“They sent a memo out describing a type of snake… [with] yellow dots on it. They said, ‘If you see this kind of snake, do not go near it. Because if it bites you, at best, they’ll amputate your limb.’ Anyway, there I was, p***ing down a rock, and I look down and there’s the yellow-dot snake. I was like, “F***!” I just ran for it.”

5. The Medjai were going to be tattooed head to toe, but the director decided it would be a waste to cover up Oded Fehr’s good looks

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Oded Fehr co-stars in The Mummy as Ardeth Bay, a warrior of the Medjai, an ancient brotherhood devoted to keeping Imhotep imprisoned. (Ardeth Bay shares his name, although nothing else, with the character played by Boris Karloff in the original Mummy movie from 1932.)

Originally, the idea was for the Medjai to be completely covered in tattoos from head to toe, but this plan changed when Fehr was cast. Stephen Sommers felt that the actor was so handsome, it would have been a waste to completely cover his face.

4. Fraser had to get the choreography perfect for his fights with the CGI mummies

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As a large scale action-adventure with heavy supernatural elements, The Mummy was a huge undertaking in terms of stunts and special effects. The cast frequently had to react to creatures and phenomena that were not actually there on the set, which would be added digitally afterwards. This included a lot of the mummies with which Fraser did battle.

Fraser recalls that performing his fight moves for the high-tech motion-capture camera was a real challenge: “It was programmed, and you couldn’t mess up a move or improvise anything because then the camera wouldn’t capture what you did.”

3. Evelyn’s library accident was shot in one take

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Rachel Weisz’ memorable introduction as Evelyn Carnahan sees the over-zealous librarian inadvertently fall on her ladder, setting off a domino effect which topples every bookcase in the room. While a lot of the action in The Mummy is CGI, this particular scene was done entirely live in-camera.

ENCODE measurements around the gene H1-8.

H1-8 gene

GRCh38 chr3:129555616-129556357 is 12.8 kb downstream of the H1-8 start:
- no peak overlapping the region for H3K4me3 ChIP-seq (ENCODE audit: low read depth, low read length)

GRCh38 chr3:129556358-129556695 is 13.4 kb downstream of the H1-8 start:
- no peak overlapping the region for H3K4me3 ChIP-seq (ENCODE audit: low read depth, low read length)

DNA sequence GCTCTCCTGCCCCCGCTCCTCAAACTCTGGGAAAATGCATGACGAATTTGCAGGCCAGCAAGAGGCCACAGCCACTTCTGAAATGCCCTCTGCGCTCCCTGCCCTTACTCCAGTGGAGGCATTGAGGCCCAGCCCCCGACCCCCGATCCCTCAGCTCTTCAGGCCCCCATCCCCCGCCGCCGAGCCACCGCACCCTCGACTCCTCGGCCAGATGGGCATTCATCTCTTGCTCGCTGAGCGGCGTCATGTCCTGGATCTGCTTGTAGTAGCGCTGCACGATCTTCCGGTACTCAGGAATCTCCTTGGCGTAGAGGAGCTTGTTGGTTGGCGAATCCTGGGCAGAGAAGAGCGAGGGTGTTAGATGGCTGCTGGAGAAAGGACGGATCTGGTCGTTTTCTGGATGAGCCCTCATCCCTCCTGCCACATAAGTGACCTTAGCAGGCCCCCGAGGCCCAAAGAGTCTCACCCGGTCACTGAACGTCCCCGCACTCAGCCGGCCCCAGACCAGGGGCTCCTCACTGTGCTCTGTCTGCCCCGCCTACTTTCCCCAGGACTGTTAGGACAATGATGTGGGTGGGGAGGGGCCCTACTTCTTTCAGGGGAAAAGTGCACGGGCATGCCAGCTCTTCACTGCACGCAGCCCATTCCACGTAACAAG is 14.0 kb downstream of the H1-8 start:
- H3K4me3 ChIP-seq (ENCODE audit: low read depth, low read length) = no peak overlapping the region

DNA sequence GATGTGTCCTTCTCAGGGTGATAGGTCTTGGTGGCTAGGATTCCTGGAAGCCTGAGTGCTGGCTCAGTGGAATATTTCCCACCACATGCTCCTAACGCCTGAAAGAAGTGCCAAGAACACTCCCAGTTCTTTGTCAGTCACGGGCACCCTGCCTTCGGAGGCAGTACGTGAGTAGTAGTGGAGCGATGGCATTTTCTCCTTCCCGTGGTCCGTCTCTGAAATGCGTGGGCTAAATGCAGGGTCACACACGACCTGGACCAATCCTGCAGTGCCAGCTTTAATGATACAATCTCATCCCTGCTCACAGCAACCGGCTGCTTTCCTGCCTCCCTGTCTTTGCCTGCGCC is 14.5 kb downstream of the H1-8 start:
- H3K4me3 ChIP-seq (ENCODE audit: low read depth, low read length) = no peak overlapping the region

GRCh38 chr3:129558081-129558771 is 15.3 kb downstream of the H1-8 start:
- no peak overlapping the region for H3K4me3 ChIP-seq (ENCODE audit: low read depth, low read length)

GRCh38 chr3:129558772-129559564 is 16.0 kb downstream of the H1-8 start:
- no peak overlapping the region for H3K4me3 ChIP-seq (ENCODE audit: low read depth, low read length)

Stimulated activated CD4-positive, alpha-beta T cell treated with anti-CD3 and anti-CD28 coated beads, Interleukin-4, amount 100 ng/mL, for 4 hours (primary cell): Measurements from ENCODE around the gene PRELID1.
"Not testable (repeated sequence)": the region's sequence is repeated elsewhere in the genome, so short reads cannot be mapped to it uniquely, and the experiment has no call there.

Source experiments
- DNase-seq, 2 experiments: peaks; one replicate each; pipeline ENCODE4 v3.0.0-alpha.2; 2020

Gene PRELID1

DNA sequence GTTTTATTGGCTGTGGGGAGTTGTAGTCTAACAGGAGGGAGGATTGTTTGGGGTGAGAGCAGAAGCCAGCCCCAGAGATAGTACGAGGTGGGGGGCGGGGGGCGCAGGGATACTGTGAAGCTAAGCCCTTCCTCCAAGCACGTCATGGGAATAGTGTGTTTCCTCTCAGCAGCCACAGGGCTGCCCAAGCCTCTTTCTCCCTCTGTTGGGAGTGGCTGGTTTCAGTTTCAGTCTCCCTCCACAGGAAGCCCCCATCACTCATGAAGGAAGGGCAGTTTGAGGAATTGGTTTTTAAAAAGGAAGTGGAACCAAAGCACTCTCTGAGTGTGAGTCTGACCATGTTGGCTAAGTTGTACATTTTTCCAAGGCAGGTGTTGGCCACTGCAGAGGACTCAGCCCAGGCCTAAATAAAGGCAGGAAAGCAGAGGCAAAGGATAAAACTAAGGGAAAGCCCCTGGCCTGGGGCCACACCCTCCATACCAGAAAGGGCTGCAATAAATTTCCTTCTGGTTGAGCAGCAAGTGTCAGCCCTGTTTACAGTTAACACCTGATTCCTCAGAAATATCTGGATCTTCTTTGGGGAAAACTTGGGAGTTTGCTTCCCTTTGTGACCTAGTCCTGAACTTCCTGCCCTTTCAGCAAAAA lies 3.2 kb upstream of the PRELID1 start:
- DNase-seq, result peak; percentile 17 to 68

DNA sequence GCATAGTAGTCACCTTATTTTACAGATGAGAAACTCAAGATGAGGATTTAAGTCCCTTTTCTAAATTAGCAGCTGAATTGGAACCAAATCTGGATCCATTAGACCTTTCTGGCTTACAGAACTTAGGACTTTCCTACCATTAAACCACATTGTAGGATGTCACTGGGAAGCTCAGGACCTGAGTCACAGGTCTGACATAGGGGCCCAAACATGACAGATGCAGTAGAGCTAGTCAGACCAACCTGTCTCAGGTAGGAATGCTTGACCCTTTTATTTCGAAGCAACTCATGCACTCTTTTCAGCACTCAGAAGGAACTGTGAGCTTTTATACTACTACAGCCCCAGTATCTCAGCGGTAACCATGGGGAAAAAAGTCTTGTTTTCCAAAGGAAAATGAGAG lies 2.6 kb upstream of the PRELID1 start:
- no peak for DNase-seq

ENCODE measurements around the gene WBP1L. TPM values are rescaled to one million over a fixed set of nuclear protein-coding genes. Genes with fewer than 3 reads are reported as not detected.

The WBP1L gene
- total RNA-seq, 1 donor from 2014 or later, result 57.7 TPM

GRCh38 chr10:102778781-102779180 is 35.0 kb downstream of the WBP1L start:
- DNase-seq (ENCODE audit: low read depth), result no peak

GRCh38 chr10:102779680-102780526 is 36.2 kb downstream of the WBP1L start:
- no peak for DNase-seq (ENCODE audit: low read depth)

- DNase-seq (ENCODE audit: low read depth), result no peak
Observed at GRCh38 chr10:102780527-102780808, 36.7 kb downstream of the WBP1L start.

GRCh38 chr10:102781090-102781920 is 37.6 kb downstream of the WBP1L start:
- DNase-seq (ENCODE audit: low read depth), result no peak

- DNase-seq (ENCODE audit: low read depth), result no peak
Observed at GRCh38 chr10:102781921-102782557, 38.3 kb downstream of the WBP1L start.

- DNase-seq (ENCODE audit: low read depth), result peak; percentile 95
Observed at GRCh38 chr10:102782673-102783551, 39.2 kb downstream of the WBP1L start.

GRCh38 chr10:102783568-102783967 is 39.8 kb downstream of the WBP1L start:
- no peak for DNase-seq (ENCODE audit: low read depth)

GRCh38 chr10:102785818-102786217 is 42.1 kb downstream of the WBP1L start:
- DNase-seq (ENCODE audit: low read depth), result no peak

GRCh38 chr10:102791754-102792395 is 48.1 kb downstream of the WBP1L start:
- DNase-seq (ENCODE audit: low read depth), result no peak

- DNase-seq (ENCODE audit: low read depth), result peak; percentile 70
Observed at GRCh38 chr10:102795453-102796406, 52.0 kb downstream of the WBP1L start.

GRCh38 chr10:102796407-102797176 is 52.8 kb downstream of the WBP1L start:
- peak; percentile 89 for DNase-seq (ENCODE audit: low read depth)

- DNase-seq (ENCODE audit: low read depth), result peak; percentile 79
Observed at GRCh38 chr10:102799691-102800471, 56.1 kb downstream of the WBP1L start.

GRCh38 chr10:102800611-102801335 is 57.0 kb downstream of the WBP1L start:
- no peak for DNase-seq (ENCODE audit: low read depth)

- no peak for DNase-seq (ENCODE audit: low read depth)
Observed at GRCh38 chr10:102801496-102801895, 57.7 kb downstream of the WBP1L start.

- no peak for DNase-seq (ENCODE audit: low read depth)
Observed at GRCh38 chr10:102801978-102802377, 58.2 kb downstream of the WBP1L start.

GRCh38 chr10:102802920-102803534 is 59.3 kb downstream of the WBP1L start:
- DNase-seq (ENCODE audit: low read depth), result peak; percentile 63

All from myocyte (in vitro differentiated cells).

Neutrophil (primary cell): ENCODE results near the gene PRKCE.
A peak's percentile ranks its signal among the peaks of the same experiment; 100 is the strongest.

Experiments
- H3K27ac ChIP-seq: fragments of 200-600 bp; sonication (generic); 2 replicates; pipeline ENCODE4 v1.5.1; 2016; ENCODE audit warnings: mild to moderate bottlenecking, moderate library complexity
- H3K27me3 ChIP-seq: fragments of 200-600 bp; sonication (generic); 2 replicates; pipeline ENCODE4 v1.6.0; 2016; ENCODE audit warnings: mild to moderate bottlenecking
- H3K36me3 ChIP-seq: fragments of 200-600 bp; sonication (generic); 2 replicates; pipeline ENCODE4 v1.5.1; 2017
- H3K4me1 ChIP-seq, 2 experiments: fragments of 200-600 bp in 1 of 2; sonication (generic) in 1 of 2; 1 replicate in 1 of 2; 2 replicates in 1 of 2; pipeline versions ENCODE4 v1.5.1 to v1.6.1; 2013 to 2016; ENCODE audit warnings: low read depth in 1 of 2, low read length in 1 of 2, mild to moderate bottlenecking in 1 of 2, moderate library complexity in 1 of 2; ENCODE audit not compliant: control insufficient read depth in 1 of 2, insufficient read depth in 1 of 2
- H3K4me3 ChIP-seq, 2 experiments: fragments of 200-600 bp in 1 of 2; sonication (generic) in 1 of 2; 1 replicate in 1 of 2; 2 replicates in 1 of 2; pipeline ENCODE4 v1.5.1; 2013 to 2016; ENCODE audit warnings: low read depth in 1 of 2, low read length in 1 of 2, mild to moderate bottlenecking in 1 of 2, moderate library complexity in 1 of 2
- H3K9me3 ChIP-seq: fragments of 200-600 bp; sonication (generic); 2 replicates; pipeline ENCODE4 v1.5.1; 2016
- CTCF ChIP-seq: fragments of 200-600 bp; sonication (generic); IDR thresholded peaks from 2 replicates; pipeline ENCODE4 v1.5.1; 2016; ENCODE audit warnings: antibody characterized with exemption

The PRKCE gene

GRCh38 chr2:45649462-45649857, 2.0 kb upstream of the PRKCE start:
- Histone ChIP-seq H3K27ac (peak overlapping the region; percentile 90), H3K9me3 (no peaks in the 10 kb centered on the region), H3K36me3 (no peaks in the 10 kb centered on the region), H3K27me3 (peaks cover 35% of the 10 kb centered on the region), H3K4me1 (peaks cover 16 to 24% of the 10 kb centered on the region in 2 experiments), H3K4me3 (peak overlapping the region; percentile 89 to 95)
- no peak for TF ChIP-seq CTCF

Happily, they got the shot perfect on the very first take. This must have been a relief to all involved, as shooting it a second time would have meant spending almost a whole day putting the library back together again.

2. Arnold Vosloo had to be shaved all over twice a day

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Arnold Vosloo was offered the role of Imhotep by producer James Jacks, the two men having previously worked together on Hard Target. In contrast to that earlier film, The Mummy required Vosloo to spend almost all of his screen time largely naked – and, on top of requiring serious gym time on the actor’s part, other beauty treatments were required.

To maintain Imhotep’s smooth head and body, Vosloo needed to be entirely hairless. The actor balked at the idea of full body waxing (and who can blame him!) so instead he had to be shaved all over, twice a day.

1. The Mummy was such a big hit that the studio ordered a sequel the morning after it came out

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Universal had high hopes that The Mummy would prove a success, and they were not disappointed. The film earned enough money and generated enough positive word of mouth on its opening day that studio executives ordered a sequel the very next morning.

The Mummy would earn $43 million on its opening weekend, and $416.4 million by the end of its theatrical run. The Mummy Returns was a similarly big hit in 2001, and spin-off movie The Scorpion King followed in 2002.